Today I’m Incredibly Excited To Be Interviewing Isobel Blackthorn Author of The Drago Tree.

Today I’m incredibly excited to be interviewing Isobel Blackthorn Author of The Drago Tree.

Welcome Isobel please tell us a little about yourself and your book.

Thanks for having me on your blog, Katrina. I’ve led a varied life, wayward at times, and since my twin daughters left home at eighteen, I have devoted all my spare time to creative writing. In 2011 I self-published my memoir, Lovesick. I was wet behind the ears back then and hadn’t a clue how to market a book. I wasn’t even on Facebook. Twitter was something birds did. But I did launch the memoir and I got myself on radio and somewhere along the way, I caught the creative writing bug.  Before the lovely feedback I received, I had no idea if I was or would ever be any good as a writer. Not having any formal training, I worked really hard to develop my skills. The Drago Tree is the result of all that work. It’s the first novel I wrote and I loved every moment of the process. It’s essentially a love story, but it isn’t romance.  It’s a story about a woman escaping the aftermath of a disastrous marriage, a woman in crisis, haunted by memories recent and distant.

What inspired you to create The Drago Tree?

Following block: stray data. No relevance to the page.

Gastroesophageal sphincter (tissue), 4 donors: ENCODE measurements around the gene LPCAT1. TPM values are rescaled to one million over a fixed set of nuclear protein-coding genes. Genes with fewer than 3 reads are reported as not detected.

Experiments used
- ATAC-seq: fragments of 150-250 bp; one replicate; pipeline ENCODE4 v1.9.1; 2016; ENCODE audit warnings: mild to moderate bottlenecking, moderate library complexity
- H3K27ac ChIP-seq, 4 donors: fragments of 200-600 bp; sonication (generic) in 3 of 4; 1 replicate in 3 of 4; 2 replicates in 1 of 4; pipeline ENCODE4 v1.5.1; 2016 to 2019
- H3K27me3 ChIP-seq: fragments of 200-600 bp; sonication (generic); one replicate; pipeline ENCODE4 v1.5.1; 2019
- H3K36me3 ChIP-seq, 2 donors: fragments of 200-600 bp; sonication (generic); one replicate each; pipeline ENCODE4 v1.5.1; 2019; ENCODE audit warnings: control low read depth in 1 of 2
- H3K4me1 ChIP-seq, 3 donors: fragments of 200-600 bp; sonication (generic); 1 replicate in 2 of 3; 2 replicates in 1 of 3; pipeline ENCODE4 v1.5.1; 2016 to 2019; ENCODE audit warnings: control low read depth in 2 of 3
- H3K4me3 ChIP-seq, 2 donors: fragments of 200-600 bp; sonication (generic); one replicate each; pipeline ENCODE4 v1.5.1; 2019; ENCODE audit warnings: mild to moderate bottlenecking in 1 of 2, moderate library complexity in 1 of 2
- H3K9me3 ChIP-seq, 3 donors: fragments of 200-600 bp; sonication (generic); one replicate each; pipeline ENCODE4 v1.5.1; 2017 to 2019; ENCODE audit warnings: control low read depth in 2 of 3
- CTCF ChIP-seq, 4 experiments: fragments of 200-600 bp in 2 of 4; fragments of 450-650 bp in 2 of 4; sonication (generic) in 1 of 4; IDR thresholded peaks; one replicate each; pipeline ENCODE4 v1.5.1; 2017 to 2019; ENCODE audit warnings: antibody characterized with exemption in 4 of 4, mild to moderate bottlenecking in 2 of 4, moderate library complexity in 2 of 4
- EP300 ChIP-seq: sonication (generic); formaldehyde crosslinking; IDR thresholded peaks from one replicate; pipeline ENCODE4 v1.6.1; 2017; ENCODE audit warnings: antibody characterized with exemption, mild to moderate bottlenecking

I began writing The Drago Tree at the end of 2012, after my last relationship fell to pieces. I needed an escape. I was living in a steep-sided valley filled with towering trees, and I felt awfully grim. So I travelled back in my mind to Lanzarote, where I used to live back in the 1980s. I hadn’t been back since I left, because life had taken me to Australia. I wanted to write a story that was as far removed from my own personal story as possible. Yet there are elements of me in The Drago Tree, bits and pieces of experience.

What is your writing routine? are you a pantster or planner?

I write every single day. I try to produce between one and two thousand words. Or, if I’m editing, then I stay focussed on my words for many hours. I am capable of putting in twelve-hour stretches, but after a while that’s exhausting. Six hours seems better. I’m both a pantser and a planner. A bit of both. It very much depends on what I’m writing. But there will come a time in every work when some planning is required. I find too much planning inhibits creative flow, but then again, some genres, and especially crime, surely must be planned out in advance. Suffice to say I couldn’t write crime in a fit and I’m much in admiration of those who can.

Did you have a favourite place you like to write, while you were creating your novel?

I have only two places, my desk and the couch. Although I wrote most of Lovesick sitting up in bed.

Describe what your Muse looks like to you in three words.

Red-gowned Scarlet.

What part of writing your novel did you most enjoy? E.g. First draft, research, editing…

I adore editing. That may seem odd, but I find editing the most engaging, all-consuming process. My imagination and my critical thinking seem to come together, join hands, and I slip into a state of absolute calm and focussed concentration. Bliss. I find producing the first draft an edgy experience and I’m only spurred on because I know the glorious editing process lies ahead of me.  I enjoy research too, but only when it’s going well, when I can find what I’m looking for with ease.

If you could be one of your characters, which one would you be and why?